Stephen and Harriet Myers would be overjoyed to see their principals still in action today. Born into slavery on or around 1800, Stephen Myers began his life a slave in Hoosick, NY. After gaining his freedom at 18 and beginning married life with Harriet (Johnson) Myers, Stephen quickly became active in assisting freedom seeking slaves at his residence and became very active in Albany’s African American community. Along with assisting hundreds with their journey to freedom, Stephen also was an outspoken proponent and advocate for work and education within the African American community. He was the first superintendent of the school at the Methodist Episcopal Church and started the Albany Suffrage Club, also serving for a time as the President of the New York Suffrage Association. Stephen wrote in several of the days Anti-Slavery papers, and for a time was responsible for publishing and contributing to The Northern Star and Freemans Advocate. Espousing education and job skills along with access to voting rights, Mr. Myers and his wife were dedicated to assisting the people of their community achieving fundamental human rights and access to education and employment.
The Underground Railroad History Project of the Capital Region and Saint Anne Institute are partnering for a second year linking together both institutions’ long histories of being a bridge to personal freedom, education, and self-sufficiency. Using a greenhouse on Saint Anne’s property and the expertise of Master Gardeners who tend the garden on the Stephen and Harriet Myers Underground Railroad Historical Site, several young women are learning horticulture from experts. As they plant and tend the garden daily these young at-risk ladies see what hard work and determination yields and learn the invaluable skill and independence of growing their own fruits and vegetables.
Saint Anne Institute mirrors the principles of the Myers family in modern day practice. Established locally in 1887 by the Sisters of the Good Shepherd, Saint Anne has acted as a haven for young women in need for over 120 years. Beginning as a “school of industry and reformatory of the Good Shepherd” the mission of the time combined work and learning. Several trades including commercial and trade sewing, fine needlework, homemaking, and commerce were taught, and in 1945 a full high school was incorporated as the roles of women in America began to change. With the evolution and changing needs of young women Saint Anne has created programs to support and educate at-risk young people. Currently operating a Regents accredited High School, Saint Anne also offers a Day Services educational program for students who require a more supported school environment, along with an accredited pre-school for children ages 3-4 displaying speech and learning delays. Group therapy, sexual abuse counseling, drug addiction counseling, and grief and loss counseling are all available to the young people who come to Saint Anne in a time of need. An on-grounds Work Experience program is also active: placing young ladies in various departments throughout the agency supporting them in the acquisition of basic job skills. Clerical work, kitchen preparation, the campus clothing shop, and assisting in the pre-school are just a few of the many locations the young women have the opportunity to work.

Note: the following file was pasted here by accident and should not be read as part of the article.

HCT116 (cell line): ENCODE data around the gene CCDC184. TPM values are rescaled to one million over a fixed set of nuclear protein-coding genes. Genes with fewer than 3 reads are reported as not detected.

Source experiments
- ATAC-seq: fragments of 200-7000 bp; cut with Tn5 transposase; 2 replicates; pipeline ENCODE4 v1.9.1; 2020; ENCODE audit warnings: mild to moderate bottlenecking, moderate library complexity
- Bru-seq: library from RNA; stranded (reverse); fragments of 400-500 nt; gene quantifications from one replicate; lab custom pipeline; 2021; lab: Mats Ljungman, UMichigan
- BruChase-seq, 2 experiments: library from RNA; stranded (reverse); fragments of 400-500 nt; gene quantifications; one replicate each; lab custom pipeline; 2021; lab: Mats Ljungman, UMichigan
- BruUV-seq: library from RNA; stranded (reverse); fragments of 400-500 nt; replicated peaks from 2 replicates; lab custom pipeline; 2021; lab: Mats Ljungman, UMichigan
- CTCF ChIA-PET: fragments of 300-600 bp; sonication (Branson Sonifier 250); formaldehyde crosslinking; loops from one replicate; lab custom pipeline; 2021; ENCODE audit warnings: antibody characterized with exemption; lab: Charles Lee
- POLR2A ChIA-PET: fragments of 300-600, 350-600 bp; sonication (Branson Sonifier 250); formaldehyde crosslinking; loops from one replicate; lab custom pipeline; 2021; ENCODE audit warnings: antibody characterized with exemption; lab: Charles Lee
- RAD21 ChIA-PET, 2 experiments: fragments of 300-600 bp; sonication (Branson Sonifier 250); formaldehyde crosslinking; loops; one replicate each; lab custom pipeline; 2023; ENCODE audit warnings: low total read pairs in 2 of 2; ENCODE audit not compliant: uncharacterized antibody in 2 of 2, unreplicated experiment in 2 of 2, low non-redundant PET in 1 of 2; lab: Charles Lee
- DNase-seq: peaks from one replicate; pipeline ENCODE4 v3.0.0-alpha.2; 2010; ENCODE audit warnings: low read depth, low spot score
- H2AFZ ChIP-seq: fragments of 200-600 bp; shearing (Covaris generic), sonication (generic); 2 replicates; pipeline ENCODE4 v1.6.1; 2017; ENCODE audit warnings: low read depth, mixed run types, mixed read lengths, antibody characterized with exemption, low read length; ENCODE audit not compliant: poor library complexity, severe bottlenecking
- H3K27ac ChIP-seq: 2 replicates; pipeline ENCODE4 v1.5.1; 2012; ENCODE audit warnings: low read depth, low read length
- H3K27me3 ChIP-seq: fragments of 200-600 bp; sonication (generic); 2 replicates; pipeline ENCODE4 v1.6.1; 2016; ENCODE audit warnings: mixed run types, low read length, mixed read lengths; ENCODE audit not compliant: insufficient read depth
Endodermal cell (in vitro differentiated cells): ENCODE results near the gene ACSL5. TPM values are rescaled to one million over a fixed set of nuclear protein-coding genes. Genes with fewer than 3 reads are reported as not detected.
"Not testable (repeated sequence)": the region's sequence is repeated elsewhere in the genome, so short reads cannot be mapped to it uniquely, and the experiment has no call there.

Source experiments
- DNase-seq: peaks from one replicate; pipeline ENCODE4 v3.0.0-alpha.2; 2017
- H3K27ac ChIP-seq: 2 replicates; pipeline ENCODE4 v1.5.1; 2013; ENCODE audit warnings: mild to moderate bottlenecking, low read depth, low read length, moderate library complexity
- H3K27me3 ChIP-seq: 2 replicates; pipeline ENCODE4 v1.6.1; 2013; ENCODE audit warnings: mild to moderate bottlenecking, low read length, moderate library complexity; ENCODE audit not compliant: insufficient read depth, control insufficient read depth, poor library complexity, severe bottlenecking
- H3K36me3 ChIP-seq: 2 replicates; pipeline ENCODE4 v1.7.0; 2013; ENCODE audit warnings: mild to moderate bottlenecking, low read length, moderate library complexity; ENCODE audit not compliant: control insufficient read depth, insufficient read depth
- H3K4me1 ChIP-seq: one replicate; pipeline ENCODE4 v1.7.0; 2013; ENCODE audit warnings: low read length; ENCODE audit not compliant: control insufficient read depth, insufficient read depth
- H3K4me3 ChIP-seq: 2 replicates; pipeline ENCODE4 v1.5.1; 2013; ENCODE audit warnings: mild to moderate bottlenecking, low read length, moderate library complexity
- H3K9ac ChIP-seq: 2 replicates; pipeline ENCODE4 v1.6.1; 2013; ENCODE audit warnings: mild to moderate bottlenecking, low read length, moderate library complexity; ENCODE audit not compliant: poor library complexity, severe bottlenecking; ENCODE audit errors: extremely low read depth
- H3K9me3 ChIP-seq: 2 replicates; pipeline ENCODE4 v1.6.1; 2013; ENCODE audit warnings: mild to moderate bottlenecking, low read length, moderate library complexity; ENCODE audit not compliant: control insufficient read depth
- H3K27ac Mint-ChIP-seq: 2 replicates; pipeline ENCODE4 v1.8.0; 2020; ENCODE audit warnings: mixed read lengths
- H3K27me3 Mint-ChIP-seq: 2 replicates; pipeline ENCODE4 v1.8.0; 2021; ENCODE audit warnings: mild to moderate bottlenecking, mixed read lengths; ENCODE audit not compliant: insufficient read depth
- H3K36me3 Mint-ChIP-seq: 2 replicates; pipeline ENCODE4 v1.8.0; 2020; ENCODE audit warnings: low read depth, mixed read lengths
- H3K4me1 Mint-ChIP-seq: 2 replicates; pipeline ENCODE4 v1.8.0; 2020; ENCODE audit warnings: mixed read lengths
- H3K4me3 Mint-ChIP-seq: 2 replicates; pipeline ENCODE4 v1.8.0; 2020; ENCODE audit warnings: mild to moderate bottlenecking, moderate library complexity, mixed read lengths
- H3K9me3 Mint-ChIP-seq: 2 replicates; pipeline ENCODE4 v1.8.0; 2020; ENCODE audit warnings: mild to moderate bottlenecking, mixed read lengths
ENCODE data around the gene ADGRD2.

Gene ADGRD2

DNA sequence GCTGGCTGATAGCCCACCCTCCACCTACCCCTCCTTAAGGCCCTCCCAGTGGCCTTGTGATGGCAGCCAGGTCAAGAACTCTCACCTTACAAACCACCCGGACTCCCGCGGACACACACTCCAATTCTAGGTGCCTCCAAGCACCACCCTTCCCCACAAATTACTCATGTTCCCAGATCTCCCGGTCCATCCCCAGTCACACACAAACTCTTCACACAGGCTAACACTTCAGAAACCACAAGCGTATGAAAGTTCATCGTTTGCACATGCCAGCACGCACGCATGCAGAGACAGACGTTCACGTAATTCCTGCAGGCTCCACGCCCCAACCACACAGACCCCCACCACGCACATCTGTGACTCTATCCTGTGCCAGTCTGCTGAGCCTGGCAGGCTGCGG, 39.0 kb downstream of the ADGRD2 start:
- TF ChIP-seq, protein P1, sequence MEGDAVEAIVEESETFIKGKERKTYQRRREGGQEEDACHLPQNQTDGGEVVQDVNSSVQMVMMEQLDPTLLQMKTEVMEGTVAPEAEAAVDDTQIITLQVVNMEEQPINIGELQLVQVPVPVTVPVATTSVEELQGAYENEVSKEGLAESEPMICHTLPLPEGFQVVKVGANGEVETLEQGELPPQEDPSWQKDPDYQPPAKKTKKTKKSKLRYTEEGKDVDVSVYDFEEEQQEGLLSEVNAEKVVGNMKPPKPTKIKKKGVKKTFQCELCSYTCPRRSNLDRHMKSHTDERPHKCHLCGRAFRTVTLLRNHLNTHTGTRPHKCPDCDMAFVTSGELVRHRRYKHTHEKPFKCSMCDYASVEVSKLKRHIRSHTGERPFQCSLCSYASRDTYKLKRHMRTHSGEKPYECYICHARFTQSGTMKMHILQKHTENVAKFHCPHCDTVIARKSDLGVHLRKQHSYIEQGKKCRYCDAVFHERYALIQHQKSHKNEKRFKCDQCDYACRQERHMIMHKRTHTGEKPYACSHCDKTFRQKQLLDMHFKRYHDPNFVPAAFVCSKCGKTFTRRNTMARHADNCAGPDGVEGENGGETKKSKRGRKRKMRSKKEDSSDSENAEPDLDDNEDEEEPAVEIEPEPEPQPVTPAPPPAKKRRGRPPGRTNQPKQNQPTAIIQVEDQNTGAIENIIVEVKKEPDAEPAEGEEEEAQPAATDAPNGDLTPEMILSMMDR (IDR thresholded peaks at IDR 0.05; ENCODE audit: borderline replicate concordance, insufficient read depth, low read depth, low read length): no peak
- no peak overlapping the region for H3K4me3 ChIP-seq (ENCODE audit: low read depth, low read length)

Both institutions have throughout their histories held one common theme: to provide temporary help in a time of need through education and the building of skills leading to self-sufficiency and personal growth. In the words of Stephen Myers, “We devote all our time to the care of the oppressed who come among us. Our pay is small, but yet we are willing to continue to do what we can for them.” To see the young ladies work with the Master Gardeners, and then plant on the site that Stephen and Harriet Myers helped so many on is a testament to the richness of Albany’s long history and both institutes’ commitment to fundamental human dignity and freedom.